Kolkata: In the wake of John Allen Chau’s approach to spread Christianity among the Sentinelese tribe at North Sentinel Island, the National Commission for Scheduled Tribes (NCST) has told the local administration to keep an eye on foreigners or local priests who may try or already indulge in attempts to convert other tribes in the Andaman.
The 26-year-old American had wanted to “declare Jesus” to the Sentinelese, one of the world’s last uncontacted tribes. He had approached them with a Bible and some gifts. He was shot with arrows for his misplaced adventure on November 17 and his body has not been retrieved so far.
The 13 pages of notes written by John also confirmed his designs of conversion as he referred to the island as one of the last “Satan’s strongholds.”
In one of the pages, he described his first encounter with the Sentinelese. He wrote, “My name is John, I love you and Jesus loves you.” He also sang worship songs and hymns minutes before a Sentinelese boy reportedly shot an arrow that stuck John’s Bible.
Speaking to News18, NCST chairman Nand Kumar Sai said that after John’s much publicised attempt, there could be others who may attempt to convert other tribes, such as the Jarawa and Onge.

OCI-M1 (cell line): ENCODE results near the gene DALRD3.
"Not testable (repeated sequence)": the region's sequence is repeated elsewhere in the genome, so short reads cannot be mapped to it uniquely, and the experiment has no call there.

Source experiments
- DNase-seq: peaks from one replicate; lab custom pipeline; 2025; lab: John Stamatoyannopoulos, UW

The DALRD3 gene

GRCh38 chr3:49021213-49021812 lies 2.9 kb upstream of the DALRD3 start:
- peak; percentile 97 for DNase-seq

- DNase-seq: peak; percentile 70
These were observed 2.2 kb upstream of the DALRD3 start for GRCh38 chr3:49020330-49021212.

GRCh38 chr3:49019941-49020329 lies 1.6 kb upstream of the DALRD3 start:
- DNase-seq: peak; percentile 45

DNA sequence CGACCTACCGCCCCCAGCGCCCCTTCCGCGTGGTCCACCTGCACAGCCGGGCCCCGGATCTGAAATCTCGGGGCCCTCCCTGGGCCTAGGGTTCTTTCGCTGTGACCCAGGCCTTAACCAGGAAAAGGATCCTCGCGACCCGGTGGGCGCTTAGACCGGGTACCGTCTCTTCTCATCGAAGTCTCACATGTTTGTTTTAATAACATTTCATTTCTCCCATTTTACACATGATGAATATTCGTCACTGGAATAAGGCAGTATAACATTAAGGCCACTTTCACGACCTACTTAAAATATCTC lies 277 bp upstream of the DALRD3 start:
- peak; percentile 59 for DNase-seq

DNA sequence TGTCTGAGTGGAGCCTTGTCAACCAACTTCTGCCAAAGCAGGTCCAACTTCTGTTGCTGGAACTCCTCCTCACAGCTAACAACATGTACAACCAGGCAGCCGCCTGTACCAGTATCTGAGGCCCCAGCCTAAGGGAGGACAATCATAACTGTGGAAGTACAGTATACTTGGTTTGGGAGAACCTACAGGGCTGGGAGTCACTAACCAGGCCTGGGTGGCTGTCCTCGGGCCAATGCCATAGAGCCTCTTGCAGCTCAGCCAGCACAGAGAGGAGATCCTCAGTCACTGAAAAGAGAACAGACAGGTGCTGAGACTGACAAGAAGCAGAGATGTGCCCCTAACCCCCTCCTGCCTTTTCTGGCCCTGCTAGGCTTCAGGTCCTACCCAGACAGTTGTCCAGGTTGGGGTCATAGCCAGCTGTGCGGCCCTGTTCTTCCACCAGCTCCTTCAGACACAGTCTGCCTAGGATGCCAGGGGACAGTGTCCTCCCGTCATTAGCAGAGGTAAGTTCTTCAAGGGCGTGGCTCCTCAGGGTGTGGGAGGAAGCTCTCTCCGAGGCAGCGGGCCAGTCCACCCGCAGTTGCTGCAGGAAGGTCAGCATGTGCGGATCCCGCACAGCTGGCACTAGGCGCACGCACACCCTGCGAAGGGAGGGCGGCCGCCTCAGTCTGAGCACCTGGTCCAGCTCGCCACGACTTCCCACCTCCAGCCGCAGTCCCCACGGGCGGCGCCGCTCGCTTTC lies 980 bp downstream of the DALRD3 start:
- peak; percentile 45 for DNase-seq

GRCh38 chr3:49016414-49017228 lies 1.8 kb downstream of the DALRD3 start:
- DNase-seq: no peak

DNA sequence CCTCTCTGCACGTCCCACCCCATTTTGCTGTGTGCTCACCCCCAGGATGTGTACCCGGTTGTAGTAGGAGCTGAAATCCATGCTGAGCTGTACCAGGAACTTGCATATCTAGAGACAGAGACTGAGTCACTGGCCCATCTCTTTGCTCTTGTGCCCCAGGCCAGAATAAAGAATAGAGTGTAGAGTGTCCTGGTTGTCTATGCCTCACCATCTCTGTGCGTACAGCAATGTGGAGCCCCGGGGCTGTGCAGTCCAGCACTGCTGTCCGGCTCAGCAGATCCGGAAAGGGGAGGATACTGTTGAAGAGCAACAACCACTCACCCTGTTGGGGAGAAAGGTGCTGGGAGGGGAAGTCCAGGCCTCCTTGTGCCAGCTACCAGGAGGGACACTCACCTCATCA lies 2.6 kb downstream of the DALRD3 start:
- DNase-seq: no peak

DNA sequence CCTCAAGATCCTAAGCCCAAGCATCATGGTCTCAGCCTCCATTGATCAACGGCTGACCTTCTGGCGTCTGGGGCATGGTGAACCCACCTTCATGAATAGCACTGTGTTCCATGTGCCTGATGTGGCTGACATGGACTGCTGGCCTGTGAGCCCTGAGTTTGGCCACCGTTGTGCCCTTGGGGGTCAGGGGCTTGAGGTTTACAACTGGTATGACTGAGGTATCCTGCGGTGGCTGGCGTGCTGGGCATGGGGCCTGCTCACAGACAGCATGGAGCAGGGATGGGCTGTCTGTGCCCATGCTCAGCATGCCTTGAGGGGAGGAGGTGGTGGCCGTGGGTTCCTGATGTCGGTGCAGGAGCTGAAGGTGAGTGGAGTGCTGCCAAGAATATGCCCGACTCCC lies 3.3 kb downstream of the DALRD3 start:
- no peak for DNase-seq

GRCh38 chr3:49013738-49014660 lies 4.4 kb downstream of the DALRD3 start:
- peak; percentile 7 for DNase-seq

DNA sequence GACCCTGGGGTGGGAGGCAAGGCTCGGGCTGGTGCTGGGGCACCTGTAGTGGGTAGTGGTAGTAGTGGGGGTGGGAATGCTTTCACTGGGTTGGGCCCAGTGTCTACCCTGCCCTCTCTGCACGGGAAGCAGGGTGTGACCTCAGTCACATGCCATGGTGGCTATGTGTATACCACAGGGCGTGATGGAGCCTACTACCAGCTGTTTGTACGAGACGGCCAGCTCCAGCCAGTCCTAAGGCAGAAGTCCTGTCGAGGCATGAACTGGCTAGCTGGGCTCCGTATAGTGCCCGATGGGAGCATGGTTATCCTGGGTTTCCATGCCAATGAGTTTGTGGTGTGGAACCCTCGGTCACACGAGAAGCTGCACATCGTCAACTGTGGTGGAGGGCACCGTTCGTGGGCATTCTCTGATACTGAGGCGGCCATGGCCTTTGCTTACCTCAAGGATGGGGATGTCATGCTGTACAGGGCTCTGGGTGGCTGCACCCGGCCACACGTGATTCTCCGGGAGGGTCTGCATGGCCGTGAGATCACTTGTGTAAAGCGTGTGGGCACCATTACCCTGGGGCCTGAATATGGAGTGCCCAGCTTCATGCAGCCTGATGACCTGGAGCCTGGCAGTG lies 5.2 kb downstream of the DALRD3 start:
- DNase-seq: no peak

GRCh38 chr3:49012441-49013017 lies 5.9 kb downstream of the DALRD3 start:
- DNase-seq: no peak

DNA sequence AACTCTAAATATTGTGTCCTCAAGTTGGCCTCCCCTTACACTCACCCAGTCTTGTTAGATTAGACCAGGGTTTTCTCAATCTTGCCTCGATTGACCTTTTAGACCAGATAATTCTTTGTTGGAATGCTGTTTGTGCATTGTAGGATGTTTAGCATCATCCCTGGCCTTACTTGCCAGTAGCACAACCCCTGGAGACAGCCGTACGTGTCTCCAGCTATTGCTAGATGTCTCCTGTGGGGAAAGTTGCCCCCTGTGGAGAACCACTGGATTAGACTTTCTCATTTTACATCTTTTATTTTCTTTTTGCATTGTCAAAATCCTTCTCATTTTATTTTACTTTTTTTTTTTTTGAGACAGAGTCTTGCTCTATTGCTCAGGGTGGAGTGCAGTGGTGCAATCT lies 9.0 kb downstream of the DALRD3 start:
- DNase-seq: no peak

“We are in Port Blair to discuss various issues related to tribal welfare and the death of John Allen Chau at the hands of the Sentinelese tribes at North Sentinel Island.”
He said the government has an ‘Eyes On, Hands Off’ policy for the uncontacted tribe and the administration has been asked to monitor people who may indulge in conversion of tribal people in Andamans.
“There are many theories coming out of this incident. The local missionaries may have some special interest in this issue. Unki (missionaries) ruchi to hai….These all are subject to investigation,” he added.
The NCST chief was in Port Blair along with a team of senior officials, including those from the home department. “We will do whatever it will require for the welfare of tribal people.”
Anusuiya Uikey, vice-chairman of NCST, said the DGP was informed about the suspicion that foreigners that come to Port Blair may attempt conversion of local tribes. “The incident is very complex and it seems to be a part of larger conspiracy by a section of religious people. This need a proper investigation,” she said.